Visually striking in and of itself, lavashak drenched in molasses seems to be even more appealing, as seductive as ASMR videos are: Watching people bite into the chewy, liquidy treat, especially given its foreign look, is almost relaxing.

Unlike fruit roll-ups, the Middle Eastern fruit leathers are darker in color, boast seeds, and quite literally look like smashed up and then flattened out fruits—which is, basically, what lavashak is.

Traditionally made with sour plum, pomegranate, sour cherry, and an edible wild berry called barberry—fruits that are very tart in nature—lavashak recipes usually require cooking down the food, followed by a bit of blending and time in the oven.

Add to the unfamiliar look the fact that lavashak’s sour flavor is so different from the sugary foods that Americans tend to snack on and a now-popular general devotion to “ethnic” culinary offerings and you’ve got yourself the perfect treat to go viral in the age of social media.

According to Soofer, it’s lavashak’s differences from American fruit leathers that have mostly caught people’s attention. “Americans are so used to a watered down, sugarfied, overly sweet type of fruit leather,” she said. “Even the organic ones that you see in shops don’t boast the thinness and rippability that lavashak has. They are fruit bars, not fruit leathers and I think it’s that homemadelike taste that makes it appealing.”

Given the intrinsic connection between the fruit leather’s virality and its foreignness, it should come as no surprise that the packaging that lavashak is being sold in across the United States is almost identical to the one seen in Iran.

“It’s a big deal for us to carry this product,” said Soofer. “And it’s hard to change it too much because it will lose that authenticity.”

That being said, although the wrapping might not change, the way lavashak itself is being consumed has evolved.

“The way we find things these days is through social media,” said Soofer. “I’ve seen the trend of lavashak served with ice cream and [I actually think] that lavashak is not going to blow up as a snack on its own but in the creation of other desserts or unique types of sweets. It’s going to be a novel dessert that you can play with and turn into something really special and delicious.”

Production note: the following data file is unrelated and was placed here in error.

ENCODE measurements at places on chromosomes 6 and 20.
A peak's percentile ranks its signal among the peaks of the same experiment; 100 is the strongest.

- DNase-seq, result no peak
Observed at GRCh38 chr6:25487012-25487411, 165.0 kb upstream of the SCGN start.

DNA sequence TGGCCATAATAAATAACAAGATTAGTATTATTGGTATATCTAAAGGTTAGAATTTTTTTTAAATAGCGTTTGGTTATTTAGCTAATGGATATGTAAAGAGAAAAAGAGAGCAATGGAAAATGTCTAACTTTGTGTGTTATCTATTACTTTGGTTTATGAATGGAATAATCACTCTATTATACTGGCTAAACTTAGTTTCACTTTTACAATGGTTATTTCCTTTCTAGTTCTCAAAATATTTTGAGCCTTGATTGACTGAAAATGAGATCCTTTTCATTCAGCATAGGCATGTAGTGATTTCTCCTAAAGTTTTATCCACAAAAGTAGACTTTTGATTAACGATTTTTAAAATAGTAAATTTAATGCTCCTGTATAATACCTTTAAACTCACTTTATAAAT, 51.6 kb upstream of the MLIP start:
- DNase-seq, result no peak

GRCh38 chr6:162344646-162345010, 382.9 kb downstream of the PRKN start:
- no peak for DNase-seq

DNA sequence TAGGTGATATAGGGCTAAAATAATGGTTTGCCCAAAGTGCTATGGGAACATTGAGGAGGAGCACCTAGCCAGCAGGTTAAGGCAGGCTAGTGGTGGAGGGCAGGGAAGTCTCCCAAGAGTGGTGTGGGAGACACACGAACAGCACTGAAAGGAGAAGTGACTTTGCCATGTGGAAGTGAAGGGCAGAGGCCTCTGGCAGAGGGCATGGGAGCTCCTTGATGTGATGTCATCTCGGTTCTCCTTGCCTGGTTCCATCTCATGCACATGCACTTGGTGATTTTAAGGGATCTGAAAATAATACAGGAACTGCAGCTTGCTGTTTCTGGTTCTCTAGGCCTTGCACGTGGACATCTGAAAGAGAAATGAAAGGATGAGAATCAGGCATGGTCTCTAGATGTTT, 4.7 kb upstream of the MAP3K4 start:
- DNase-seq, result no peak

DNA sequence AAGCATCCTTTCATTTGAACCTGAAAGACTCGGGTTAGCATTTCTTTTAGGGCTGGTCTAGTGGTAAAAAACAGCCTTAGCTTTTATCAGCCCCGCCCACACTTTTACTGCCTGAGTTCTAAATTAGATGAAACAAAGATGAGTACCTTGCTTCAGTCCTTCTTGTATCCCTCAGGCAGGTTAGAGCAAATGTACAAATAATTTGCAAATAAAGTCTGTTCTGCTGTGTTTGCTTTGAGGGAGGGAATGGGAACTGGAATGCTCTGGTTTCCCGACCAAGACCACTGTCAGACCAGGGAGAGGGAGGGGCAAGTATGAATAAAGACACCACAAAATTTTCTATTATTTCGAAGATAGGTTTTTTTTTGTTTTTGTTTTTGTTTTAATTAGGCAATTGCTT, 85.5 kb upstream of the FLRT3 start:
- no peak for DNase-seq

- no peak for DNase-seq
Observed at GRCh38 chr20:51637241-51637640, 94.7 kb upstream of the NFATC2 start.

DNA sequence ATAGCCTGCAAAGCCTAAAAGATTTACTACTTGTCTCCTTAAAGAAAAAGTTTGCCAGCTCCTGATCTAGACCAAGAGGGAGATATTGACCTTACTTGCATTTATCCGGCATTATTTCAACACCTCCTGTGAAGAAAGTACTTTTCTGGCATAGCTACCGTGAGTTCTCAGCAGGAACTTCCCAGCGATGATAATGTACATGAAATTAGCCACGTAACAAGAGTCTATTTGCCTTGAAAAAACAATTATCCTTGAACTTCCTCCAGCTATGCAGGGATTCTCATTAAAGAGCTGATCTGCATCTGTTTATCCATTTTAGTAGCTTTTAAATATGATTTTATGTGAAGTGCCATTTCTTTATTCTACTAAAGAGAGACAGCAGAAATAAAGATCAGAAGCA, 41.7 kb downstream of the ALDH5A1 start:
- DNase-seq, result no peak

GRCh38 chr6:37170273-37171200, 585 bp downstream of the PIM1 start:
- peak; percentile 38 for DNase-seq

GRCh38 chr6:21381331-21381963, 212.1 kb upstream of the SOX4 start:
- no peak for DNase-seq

That modern interpretation of an ancient food is what Bita Arabian, co-host of the Modern Persian Food podcast, believes to be one of the reasons why lavashak has suddenly invaded the social media world.

In fact, Arabian credits Lavashak Lovers as the main driver behind the virtual craze, noting how videos of their lavashak soaked in molasses are what plenty of folks have come to notice on TikTok, Instagram, and the like: The treat, usually consumed as is, has almost been gifted a new life—even people who are familiar with lavashak have never quite enjoyed it in this new, social media-aware form.

“It was my daughter’s birthday and she had hinted to me that her roommates saw lavashak on TikTok and wanted to try it,” said the podcast host. “I ordered a box and then made a reel about it and so did she.”

Even more specifically, Arabian, who is familiar with the folks behind Lavashak Lovers, believes that the company’s ethos relies on the reinvention of the snack. “They want us to use it in a new way, do something weird with it,” she noted. “I think that’s what helped it take off: doing something cool with it—like using it in a cocktail, for example.”

Perhaps, as is the case with just about anything in life (and in the kitchen), a balance of sorts is what will allow lavashak to continue on its current trajectory. The treat should maintain its aura of exoticism while simultaneously adapting to a different, albeit growing and perhaps more Western, audience—which might be a hard equilibrium to reach, but certainly a delicious ride to enjoy.

The Recipe



Anna Rahmanan is a New York-based writer and editor.